Tuesday, January 27, 2009

I'll Dream a Nation of Me, and We'll All Live in It

From my dream journal, October 11, 2007: ". . .the actor who had played Peter in the Narnia movie was up ahead in the museum. I guess his name is William Moseley. Anyway, I was very excited, not because he had played an important character in the unmemorable movie version of one of my favorite childhood books but because, in the dream world, the Franz Ferdinand song "Outsiders" was apparently about this actor."

From the official lyrics to the album version of Franz Ferdinand's "Lucid Dreams," as written in the liner notes of Tonight: Franz Ferdinand, released in the US today and in the UK yesterday: "I'll dream a nation of me / another Narnia where we can live it."

As I like to say in these kinds of situations, be warned that the world may be destroyed at some time in the near future! But don't worry, if it is, I will save us all by effectively dreaming us into a new and better (if only slightly so) world. Then I will get abused by a misguided psychologist who wants to turn everyone grey. Won't that be fun? You should be greatful.

Thursday, January 22, 2009

All the Poets Are Ded

I like Keats. Heck, I've written two relatively decent and (if I do say so myself) insightful papers about Keats, which is more than I can say for Byron and much more than I can say for Shelley (in fact, I feel I wouldn't even know where to begin with this last).

The trouble with Keats is Keats as a person, which. . . well, I've read multiple writers talking about how, of the younger Romantics, Keats is the only one you'd actually want to know, because Keats was genuinely nice, sweet, and good. Which on a certain level is presumably true. And reading Keats' biography, or his letters, is not boring - and not just because he had interesting things to say about literature and wrote some amazing poems - since he was both a legitimately nice person and a brilliant genius in his field (and, for that matter, relatively disadvantaged), his death is quite depressing and tragic. But poets, like pop stars and politicans, don't really count as real people. And my tastes in real people probably don't run to the norm, anyway.

Shelley (as a person, as described in Richard Holmes's book) actually reminds me more of many of my friends than Keats. Probably this is a class thing, at least to some degree, but it remains true. Shelley writing that atheist pamphlet but getting kicked out of school for refusing to answer questions rather than making the "strong case" that his intellectual inquiry was, in fact, not criminal, Shelley deciding that it would be a great idea for his best friend/boyfriend to sleep with his wife, going away in order to facilitate this, and then completely abandoning the friend when he suggests it to her and she gets offended. . . these may not be paradigms of positive behavior, but they seem awfully reminiscent to me of the kind of things that happened to my friends, at least when they were young. And Shelley was, if not the same kind of intellectual as my friends, certainly a very intellectual person. . . part of the reason why I have such a hard time thinking about how to write about his poetry is because of the philosophical complexity of it. Shelley certainly had his flaws, and he obviously wasn't a nice person like Keats (hell, he apparently was, completely obliviously, not very nice to Keats himself), but I would have liked to have been friends with him, had that been possible. He would certainly have been a very interesting friend (although some evidence suggests that a friendship between us would have been difficult. Then again, this goes for Keats, in a perhaps even more off-putting way, as well.).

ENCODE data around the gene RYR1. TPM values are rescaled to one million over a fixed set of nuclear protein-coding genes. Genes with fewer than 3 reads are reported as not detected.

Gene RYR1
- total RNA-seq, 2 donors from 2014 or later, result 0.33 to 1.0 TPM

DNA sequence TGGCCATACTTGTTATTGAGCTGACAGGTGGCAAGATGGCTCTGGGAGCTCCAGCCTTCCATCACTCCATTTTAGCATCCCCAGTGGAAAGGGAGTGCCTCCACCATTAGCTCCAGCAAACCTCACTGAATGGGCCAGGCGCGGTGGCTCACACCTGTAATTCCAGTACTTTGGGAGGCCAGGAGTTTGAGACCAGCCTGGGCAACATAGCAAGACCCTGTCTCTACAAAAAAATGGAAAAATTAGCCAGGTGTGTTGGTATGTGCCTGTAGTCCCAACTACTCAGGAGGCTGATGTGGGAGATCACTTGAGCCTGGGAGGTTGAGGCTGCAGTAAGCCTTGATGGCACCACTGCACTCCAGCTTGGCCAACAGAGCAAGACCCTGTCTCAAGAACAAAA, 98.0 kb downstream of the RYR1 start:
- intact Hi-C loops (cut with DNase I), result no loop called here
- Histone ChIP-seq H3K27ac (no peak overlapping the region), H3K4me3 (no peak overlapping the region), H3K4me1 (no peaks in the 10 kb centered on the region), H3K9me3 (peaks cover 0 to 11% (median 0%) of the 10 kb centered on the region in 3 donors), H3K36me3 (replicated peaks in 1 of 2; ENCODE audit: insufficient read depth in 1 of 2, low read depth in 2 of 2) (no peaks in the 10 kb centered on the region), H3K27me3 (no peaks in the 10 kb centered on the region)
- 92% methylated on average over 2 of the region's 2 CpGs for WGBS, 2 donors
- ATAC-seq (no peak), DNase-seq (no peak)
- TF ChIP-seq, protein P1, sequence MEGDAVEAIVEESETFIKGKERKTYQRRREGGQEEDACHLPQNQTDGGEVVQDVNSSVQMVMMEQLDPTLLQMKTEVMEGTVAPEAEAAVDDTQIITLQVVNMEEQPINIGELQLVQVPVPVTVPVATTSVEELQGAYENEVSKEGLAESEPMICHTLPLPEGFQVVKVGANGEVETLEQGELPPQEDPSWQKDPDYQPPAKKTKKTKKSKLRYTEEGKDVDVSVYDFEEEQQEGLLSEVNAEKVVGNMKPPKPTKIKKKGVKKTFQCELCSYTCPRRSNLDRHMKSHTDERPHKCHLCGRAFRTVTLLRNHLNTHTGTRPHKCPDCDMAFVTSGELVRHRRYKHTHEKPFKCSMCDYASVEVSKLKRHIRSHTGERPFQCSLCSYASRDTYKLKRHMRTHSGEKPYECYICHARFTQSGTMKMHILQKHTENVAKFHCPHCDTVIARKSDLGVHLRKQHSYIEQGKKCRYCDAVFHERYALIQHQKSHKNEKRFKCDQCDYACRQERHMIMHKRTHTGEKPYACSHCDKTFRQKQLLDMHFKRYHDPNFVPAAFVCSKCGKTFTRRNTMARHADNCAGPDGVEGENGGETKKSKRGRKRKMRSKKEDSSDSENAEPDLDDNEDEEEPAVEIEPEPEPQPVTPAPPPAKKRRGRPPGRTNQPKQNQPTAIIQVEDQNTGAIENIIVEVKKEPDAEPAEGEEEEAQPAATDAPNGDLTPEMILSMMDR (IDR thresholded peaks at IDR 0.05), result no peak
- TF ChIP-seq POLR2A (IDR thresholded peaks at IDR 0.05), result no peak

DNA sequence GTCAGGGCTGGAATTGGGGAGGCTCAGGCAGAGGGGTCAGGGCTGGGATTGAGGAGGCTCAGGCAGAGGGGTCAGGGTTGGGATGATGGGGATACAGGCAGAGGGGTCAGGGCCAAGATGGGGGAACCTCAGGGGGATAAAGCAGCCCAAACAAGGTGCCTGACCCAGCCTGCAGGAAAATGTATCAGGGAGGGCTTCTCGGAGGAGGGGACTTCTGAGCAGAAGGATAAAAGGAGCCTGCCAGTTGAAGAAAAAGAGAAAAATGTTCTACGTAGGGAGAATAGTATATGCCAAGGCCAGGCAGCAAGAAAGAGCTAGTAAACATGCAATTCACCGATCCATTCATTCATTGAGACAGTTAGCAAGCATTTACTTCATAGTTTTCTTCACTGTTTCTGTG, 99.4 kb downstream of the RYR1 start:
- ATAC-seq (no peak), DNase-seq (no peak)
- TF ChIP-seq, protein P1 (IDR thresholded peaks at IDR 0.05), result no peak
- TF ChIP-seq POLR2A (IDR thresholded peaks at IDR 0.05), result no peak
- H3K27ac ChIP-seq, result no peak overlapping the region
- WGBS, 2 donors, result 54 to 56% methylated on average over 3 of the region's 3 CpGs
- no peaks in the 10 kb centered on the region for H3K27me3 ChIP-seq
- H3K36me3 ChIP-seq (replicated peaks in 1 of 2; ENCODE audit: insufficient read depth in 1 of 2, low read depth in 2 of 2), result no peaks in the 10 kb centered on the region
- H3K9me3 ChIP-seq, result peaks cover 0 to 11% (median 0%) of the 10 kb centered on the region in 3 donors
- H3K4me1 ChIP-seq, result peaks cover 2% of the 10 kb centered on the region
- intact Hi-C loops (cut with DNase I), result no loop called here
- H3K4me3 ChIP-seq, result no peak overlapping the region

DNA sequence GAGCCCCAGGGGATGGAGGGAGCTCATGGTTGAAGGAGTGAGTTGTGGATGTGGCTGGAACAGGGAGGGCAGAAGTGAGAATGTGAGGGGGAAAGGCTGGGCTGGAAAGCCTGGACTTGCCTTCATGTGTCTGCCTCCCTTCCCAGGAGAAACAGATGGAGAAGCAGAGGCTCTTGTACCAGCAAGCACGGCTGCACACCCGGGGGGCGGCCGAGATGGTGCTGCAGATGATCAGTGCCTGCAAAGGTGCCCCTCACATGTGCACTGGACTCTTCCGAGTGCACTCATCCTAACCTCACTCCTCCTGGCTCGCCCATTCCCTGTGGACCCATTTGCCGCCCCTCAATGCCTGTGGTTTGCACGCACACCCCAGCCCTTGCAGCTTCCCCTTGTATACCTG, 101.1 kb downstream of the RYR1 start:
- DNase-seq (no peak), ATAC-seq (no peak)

As for Byron as a person. . . ummm. . . he sort of wasn't. I realize that the blame for this lies somewhat on his own head, but obviously not entirely. The problem with Byron is that every aspect of his personality, including his own resistance to his celebrity, his desires to divorce himself from the characters in his poems, and even the admitted great differences between, Don Juan and, say, Manfred, has informed later writers and creators so much that it really is fundamentally impossible for me to think of him as anything other than a fictional character. Are there lots of real people like Byron? Clearly, no. Are there lots of fictional people like him. Oh my God yes. Thus, the concept of considering Byron as a potential friend seems ludicrous - it would really be like considering Cain or Manfred as a potential friend.